How to Handle Water Damage

People often worry about fires damaging their homes and commercial buildings. While fires are dangerous and can cause extensive damage to property, they are rare compared to another element that is in the home or building every minute of every day: Water.

Properties suffer water damage more frequently than they do other causes of loss. Water damage emergencies occur 14,000 times a day in American homes and businesses, according to insurance industry data. In comparison, fires occur in fewer than 3,600 homes per day, and burglaries occur 8,200 times a day. The basements in 98 percent of US homes will suffer water damage during their lifetime. The average home water damage insurance claim is almost $7,000. Insured losses from water damage equal $2.5 billion per year; that figure does not include uninsured losses caused by floods and other naturally occurring waters.

Those waters can cause immense damage to buildings and the property within them. Just one to four inches of water causes an average loss of $7,800. The average loss caused by a leaky water heater ranges from $3,600 to $5,800, depending on the source of the leak. The average for leaks from bathroom fixtures exceeds $10,000. Plumbing leaks run an average $17,000. Water can damage walls, floors and ceilings; ruin carpeting, furniture and other home furnishings; destroy electronic equipment; and cause mold to grow. Beyond the mess, inconvenience and expense, dirty water and mold can cause health problems in people exposed to them.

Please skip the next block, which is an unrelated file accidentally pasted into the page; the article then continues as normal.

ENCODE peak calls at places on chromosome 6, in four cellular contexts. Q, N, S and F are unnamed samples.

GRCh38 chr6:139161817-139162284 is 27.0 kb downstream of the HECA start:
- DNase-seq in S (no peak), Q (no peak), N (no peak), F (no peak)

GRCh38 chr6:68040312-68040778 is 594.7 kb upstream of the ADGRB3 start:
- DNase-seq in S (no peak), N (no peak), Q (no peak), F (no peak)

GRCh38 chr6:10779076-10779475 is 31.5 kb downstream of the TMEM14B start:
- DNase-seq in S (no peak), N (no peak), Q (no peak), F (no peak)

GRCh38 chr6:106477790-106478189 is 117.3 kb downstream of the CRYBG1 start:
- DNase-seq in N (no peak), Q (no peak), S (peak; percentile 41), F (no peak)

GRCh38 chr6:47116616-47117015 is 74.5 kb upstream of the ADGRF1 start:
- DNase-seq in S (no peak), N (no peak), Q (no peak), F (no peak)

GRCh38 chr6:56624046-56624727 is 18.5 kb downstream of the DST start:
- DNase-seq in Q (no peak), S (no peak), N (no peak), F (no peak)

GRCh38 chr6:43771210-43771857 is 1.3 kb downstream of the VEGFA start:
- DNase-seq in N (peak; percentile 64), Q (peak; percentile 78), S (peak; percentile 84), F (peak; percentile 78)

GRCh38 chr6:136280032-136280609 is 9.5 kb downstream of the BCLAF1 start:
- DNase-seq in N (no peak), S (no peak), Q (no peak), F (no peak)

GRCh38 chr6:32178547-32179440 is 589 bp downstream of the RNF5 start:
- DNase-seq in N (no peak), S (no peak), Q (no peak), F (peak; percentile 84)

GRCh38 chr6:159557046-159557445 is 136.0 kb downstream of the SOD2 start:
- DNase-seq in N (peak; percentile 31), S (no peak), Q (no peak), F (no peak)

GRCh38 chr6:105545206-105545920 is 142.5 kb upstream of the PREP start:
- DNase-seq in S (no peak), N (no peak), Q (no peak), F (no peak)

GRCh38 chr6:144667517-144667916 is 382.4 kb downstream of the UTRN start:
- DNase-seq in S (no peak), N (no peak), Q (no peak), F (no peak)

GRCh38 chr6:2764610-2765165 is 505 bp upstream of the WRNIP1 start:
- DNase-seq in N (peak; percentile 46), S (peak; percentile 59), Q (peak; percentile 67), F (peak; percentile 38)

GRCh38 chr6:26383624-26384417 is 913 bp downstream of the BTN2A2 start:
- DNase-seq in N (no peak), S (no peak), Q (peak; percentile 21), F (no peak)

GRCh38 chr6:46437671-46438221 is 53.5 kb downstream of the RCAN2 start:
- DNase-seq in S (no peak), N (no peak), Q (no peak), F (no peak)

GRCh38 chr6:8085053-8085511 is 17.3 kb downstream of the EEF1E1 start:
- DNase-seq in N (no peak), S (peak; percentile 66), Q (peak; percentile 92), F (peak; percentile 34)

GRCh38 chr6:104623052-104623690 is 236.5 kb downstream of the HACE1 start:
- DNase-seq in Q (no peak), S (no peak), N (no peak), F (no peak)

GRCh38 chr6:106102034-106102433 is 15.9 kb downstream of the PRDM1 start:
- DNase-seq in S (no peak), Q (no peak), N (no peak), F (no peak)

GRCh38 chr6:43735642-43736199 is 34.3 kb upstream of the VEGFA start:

In addition to getting a damage restoration company involved quickly, one insurer recommends the following steps to take If a plumbing fixture, appliance or roof springs a leak:

  • Shut off the main water valve if the water is flowing from a pipe.
  • Turn off electrical power and gas supplies when a major water event occurs.
  • Do not use electrical appliances on wet surfaces.
  • Turn on fans to circulate air.
  • Mop or dry the area quickly.
  • Move wet property to dry locations.
  • Remove wet area rugs, but leave tacked-down carpeting in place.
  • Clean your wet clothes.
  • Wipe excess water off of furniture and other belongings.
  • Be on the look out for sharp debris, snakes, rodents and other critters.

Home and business property insurance policies cover some water damage losses but not all. Most policies will cover losses caused by water that enters through holes in roofs, broken or leaky windows, leaky pipes, and faulty dishwashers and washing machines. Many will not cover loss caused by the backup of water from plugged sewers and drains unless the policyholder has purchased extra coverage. They usually do not cover damage caused by floods, rising tides and rainwater, overflowed rivers, and other natural causes. Insurance available from the National Flood Insurance Program is necessary to cover these losses.

We need water to run our homes and businesses, but it can cause problems. If you have a water damage loss, contact a restoration company as soon as possible, notify your insurance company, and work with them closely. By taking sensible steps, you can prevent unnecessary damage and return to normal quickly.

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